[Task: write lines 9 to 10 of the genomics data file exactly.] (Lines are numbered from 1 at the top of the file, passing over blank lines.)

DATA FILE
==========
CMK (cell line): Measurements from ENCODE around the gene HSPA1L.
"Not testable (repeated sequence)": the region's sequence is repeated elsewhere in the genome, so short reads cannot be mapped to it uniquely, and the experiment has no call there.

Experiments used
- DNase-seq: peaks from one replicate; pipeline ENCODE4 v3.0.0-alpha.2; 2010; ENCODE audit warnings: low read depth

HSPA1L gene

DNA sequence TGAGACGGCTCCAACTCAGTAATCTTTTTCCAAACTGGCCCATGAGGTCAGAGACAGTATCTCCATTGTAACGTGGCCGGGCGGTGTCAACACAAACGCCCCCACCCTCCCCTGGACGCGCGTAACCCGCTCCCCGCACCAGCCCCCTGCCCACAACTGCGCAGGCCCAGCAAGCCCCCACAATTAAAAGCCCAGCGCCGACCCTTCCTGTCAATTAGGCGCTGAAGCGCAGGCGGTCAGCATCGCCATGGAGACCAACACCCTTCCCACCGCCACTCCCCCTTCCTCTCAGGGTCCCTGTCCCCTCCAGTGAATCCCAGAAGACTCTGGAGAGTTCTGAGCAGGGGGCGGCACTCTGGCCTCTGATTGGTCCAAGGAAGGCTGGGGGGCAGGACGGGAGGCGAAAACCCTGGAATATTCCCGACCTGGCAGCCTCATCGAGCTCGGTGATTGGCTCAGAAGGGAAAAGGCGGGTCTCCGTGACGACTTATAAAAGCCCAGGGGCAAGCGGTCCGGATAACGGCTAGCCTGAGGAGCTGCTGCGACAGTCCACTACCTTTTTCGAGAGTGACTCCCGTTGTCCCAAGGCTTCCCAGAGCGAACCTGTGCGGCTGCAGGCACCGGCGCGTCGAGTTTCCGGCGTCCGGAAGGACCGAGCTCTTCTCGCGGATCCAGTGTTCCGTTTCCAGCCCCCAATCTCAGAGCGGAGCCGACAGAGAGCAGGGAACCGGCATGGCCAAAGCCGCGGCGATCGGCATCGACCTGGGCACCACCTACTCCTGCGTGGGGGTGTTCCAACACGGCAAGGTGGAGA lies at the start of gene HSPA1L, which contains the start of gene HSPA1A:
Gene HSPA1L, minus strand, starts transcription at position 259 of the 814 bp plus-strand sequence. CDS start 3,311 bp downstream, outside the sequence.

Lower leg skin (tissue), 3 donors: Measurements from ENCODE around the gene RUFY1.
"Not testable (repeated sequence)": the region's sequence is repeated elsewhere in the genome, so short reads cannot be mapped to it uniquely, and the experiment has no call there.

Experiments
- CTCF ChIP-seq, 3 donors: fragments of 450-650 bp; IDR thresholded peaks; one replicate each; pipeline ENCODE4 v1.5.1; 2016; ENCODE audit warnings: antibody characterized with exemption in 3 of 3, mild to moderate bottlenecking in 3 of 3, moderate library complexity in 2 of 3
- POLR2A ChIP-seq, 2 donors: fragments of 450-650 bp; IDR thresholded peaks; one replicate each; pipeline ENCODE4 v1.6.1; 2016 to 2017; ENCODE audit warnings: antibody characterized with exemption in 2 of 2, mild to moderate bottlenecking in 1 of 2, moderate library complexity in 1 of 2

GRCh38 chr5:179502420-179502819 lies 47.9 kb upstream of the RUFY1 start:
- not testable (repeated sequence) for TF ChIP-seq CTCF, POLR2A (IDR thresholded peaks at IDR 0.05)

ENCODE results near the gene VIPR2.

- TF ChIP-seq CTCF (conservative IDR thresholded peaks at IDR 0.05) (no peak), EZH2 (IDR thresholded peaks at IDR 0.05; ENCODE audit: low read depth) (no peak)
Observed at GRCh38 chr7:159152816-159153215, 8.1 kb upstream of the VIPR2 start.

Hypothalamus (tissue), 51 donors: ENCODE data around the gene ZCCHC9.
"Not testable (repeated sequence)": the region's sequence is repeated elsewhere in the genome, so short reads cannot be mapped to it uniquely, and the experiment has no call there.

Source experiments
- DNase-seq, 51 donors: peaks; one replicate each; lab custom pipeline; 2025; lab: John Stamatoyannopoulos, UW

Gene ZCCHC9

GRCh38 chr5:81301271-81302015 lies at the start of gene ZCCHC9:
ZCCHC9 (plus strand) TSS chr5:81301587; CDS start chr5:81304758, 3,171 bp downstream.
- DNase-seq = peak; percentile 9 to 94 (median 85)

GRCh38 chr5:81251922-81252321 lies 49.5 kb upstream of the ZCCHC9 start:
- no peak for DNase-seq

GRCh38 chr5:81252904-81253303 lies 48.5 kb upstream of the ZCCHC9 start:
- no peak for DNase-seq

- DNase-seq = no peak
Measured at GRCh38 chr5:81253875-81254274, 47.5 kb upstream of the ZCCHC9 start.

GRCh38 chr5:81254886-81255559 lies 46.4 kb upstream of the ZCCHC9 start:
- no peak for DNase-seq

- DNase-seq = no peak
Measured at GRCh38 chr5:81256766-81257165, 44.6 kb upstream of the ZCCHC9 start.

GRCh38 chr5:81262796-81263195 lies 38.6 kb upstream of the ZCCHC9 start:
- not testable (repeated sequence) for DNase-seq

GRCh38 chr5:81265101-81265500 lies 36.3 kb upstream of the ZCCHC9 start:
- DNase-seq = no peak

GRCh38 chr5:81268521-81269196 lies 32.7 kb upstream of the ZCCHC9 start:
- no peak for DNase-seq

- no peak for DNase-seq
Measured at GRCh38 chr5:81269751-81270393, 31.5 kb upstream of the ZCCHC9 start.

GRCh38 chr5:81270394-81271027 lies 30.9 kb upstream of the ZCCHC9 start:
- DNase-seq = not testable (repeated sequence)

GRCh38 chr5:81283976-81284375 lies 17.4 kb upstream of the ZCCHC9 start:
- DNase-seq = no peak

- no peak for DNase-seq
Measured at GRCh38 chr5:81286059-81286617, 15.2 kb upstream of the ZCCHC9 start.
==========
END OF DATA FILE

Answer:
"Not testable (repeated sequence)": the region's sequence is repeated elsewhere in the genome, so short reads cannot be mapped to it uniquely, and the experiment has no call there.

Experiments